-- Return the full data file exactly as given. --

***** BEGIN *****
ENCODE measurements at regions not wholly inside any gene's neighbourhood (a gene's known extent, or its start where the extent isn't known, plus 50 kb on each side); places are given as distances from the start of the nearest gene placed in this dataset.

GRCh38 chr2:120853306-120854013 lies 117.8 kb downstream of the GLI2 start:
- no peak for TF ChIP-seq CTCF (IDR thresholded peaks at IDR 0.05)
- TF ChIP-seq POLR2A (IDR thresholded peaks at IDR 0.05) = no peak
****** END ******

ENCODE measurements at regions not wholly inside any gene's neighbourhood (a gene's known extent, or its start where the extent isn't known, plus 50 kb on each side); places are given as distances from the start of the nearest gene placed in this dataset.

GRCh38 chr2:120853306-120854013 lies 117.8 kb downstream of the GLI2 start:
- no peak for TF ChIP-seq CTCF (IDR thresholded peaks at IDR 0.05)
- TF ChIP-seq POLR2A (IDR thresholded peaks at IDR 0.05) = no peak